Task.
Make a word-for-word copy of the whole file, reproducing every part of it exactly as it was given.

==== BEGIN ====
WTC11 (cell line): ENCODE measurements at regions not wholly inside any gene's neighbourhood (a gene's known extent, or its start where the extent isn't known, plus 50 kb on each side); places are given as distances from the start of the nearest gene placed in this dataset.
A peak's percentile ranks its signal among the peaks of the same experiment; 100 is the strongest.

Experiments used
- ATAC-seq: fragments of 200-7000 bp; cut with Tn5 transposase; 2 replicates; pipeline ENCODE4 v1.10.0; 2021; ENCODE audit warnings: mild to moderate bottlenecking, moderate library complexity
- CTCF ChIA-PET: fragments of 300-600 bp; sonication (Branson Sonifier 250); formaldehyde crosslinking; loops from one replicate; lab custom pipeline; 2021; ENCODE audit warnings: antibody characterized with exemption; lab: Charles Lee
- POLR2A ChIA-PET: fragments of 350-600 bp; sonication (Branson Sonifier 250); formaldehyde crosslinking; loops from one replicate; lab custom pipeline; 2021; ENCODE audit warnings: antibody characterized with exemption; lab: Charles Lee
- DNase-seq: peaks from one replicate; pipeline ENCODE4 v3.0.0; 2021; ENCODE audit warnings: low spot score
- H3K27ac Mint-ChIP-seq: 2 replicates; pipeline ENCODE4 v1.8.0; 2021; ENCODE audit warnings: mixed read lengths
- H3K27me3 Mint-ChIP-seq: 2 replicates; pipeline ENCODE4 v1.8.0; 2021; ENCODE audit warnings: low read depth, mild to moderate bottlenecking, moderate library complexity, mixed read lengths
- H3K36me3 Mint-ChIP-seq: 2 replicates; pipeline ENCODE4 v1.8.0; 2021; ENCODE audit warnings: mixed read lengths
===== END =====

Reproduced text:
WTC11 (cell line): ENCODE measurements at regions not wholly inside any gene's neighbourhood (a gene's known extent, or its start where the extent isn't known, plus 50 kb on each side); places are given as distances from the start of the nearest gene placed in this dataset.
A peak's percentile ranks its signal among the peaks of the same experiment; 100 is the strongest.

Experiments used
- ATAC-seq: fragments of 200-7000 bp; cut with Tn5 transposase; 2 replicates; pipeline ENCODE4 v1.10.0; 2021; ENCODE audit warnings: mild to moderate bottlenecking, moderate library complexity
- CTCF ChIA-PET: fragments of 300-600 bp; sonication (Branson Sonifier 250); formaldehyde crosslinking; loops from one replicate; lab custom pipeline; 2021; ENCODE audit warnings: antibody characterized with exemption; lab: Charles Lee
- POLR2A ChIA-PET: fragments of 350-600 bp; sonication (Branson Sonifier 250); formaldehyde crosslinking; loops from one replicate; lab custom pipeline; 2021; ENCODE audit warnings: antibody characterized with exemption; lab: Charles Lee
- DNase-seq: peaks from one replicate; pipeline ENCODE4 v3.0.0; 2021; ENCODE audit warnings: low spot score
- H3K27ac Mint-ChIP-seq: 2 replicates; pipeline ENCODE4 v1.8.0; 2021; ENCODE audit warnings: mixed read lengths
- H3K27me3 Mint-ChIP-seq: 2 replicates; pipeline ENCODE4 v1.8.0; 2021; ENCODE audit warnings: low read depth, mild to moderate bottlenecking, moderate library complexity, mixed read lengths
- H3K36me3 Mint-ChIP-seq: 2 replicates; pipeline ENCODE4 v1.8.0; 2021; ENCODE audit warnings: mixed read lengths